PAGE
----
Book Reviews of A Cavern of Black Ice (Sword of Shadows, Bk 1)

A Cavern of Black Ice (Sword of Shadows, Bk 1)
A Cavern of Black Ice - Sword of Shadows, Bk 1
Author: J. V. Jones
ISBN-13: 9780446524148
ISBN-10: 044652414X
Publication Date: 3/30/1999
Pages: 736
  • Currently 3.8/5 Stars.

3.8 stars, based on 8 ratings
Publisher: Aspect
Book Type: Hardcover
Reviews: Amazon | Write a Review

6 Book Reviews submitted by our Members...sorted by voted most helpful

reviewed A Cavern of Black Ice (Sword of Shadows, Bk 1) on + 59 more book reviews
Helpful Score: 2
J.V. Jones has created such a complexed and quite amazing world you are sucked into her novels! Her previous trilogy i reccomend reading BUT it does not hold a candle to this new series! She is done working on book 4 (watcher of the dead) of this series and soon will start on book 5. So I suggest getting started! haha

You almost want to wrap yourself into a blanket while she describes the vivid, harsh reality of a icy wasteland.

There are MANY characters introduced. And even though i have a very good memory, I still had to go back only a few times to look up names to make sure i had the person right.

but other than that, dont get overwhelmed just stick with it, remember its just the begining. But one he%& of a begining to a great series!

I highly recommend
reviewed A Cavern of Black Ice (Sword of Shadows, Bk 1) on + 2 more book reviews
Helpful Score: 1
I really like this author and the way He keeps the story going. This is the first in this series and he sets the stage with a baby abandoned. The worlds he describes are fantastic but Real- that is the art of a good story teller! It takes a while to connect the diverse characters but each has his/her own story and they are all interconnected. I was impatient to get the next book and then the last in the series!!!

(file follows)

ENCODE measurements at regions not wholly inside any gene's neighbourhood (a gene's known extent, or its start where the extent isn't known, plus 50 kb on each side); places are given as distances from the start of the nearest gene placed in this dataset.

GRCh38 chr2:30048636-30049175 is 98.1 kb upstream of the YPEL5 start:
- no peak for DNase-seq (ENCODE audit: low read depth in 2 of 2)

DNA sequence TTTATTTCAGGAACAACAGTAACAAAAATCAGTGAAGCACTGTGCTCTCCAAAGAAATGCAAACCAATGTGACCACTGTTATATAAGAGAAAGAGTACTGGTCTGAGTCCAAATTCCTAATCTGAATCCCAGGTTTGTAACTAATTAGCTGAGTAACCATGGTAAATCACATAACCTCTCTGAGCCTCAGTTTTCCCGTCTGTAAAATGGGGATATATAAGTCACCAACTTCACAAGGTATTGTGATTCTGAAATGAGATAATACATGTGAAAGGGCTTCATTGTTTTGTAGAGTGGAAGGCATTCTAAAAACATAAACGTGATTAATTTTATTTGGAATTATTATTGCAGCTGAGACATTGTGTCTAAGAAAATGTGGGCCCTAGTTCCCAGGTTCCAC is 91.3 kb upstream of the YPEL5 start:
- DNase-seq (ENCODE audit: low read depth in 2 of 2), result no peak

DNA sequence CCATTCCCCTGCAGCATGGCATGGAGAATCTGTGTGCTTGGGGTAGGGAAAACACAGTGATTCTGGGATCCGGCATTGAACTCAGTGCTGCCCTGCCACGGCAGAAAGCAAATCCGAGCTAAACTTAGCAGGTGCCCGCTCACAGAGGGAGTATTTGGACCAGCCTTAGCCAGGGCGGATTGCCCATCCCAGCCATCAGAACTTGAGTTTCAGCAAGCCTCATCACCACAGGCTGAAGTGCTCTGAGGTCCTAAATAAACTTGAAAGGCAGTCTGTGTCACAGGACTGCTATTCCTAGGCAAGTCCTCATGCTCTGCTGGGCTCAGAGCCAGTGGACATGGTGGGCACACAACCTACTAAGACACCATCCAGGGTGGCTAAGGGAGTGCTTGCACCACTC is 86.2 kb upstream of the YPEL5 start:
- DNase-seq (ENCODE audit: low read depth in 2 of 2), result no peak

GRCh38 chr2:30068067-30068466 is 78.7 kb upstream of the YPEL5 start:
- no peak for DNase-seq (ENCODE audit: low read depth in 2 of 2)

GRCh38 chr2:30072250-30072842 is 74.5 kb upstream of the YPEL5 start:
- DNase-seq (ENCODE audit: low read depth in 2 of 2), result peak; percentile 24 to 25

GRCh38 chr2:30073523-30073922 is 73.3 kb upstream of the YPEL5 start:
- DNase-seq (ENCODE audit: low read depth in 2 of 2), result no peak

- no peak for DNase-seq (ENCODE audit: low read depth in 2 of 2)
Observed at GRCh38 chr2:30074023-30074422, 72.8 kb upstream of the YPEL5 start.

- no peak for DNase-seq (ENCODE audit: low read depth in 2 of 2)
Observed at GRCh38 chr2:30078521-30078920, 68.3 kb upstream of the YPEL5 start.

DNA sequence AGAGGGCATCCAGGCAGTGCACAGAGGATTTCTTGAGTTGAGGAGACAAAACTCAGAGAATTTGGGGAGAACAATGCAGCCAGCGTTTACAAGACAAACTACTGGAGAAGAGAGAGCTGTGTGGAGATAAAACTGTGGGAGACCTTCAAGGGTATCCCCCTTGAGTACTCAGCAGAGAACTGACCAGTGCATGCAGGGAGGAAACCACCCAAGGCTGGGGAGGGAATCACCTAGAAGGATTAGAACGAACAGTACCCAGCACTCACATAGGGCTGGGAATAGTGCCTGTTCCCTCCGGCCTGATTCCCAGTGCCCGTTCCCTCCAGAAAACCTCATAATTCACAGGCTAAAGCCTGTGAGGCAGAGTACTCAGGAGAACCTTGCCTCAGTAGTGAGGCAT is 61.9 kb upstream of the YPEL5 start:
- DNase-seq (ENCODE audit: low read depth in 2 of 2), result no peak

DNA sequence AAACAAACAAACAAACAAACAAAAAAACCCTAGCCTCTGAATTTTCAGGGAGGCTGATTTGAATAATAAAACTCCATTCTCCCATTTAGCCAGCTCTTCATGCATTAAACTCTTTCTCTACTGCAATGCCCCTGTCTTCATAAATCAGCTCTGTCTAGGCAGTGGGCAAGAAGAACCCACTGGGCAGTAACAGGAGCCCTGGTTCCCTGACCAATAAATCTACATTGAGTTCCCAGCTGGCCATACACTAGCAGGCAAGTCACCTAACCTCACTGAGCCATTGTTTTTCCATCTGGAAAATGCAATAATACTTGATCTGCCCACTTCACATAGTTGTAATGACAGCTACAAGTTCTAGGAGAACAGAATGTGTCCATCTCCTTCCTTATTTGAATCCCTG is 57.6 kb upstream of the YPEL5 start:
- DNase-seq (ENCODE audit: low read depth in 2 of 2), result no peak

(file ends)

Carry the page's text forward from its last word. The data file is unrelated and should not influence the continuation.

reviewed A Cavern of Black Ice (Sword of Shadows, Bk 1) on + 6 more book reviews
Gripping multiple-perspective fantasy.
reviewed A Cavern of Black Ice (Sword of Shadows, Bk 1) on + 59 more book reviews
I really enjoyed the cunning, dreary, cold, rough and challenging world Julie created in her latest series. The first book has alot of characters to introduce, but it all seems so flow ok. . At times I felt the pain of the characters and all the frustration many of them felt throughout the book. I read this book in only 2 days! I couldnt put it down,

I feel Julie has really grown as an author from her previous stand alone book and 1st series. She doesnt quite rant as much as she once did. I love that her english humor really shows through even in a very serious novel such as this one.

She is what i like to call an un-apologetic writing, she writes what she wants, the gore, the cussing, whatever is relevent she writes what she wants and holds nothing back, thats why i love her as an author!

Shes a great talent and i reccomend any of her books, but this one especially is a real treat. If you enjoy being lost in the world of Dark fantasy i highly reccomend this book! And the others in the series!!

I give this book 5 out of 5
reviewed A Cavern of Black Ice (Sword of Shadows, Bk 1) on + 4 more book reviews
i only got as far as part way thru the second of this trilogy...this storyline seemed to go on forever and ever. All that trudging thru the snow w/o it seemed much happening--i got depressed and frustrated, so i quit. i wished the author had streamlined her storyline a little better.
reviewed A Cavern of Black Ice (Sword of Shadows, Bk 1) on + 52 more book reviews
The first volume of Jones's (The Barbed Coil, etc.) new trilogy is set in a sub-arctic land so vividly realized that it contributes notably to the book's suspense and emotional impactAeven as it almost overpowers its characters. Ashd March, the adopted daughter of a nobleman; Raif and Dray Sevrance, two accomplished archers; and Angus Lok, a once formidable warrior, are becoming increasingly aware, through alarming signsAa camp of murdered men, a recurring nightmare of ice and blood, an ominous call to armsAof a magical evil coming their way. The destinies of these four, particularly of Ash and Raif, become progressively entwined, even entangled, as the novel lumbers toward its inconclusive ending. Throughout, Jones skillfully mixes bits borrowed from history, folklore, religion (her shamans are particularly well done) and other fantasy works, but her attention to these details and her determination to introduce every element of her trilogy at once slow the pacing and sometimes create more confusion than clarity. Nonetheless, Jones has a real gift for evocative description, and the novel will satisfy most saga lovers.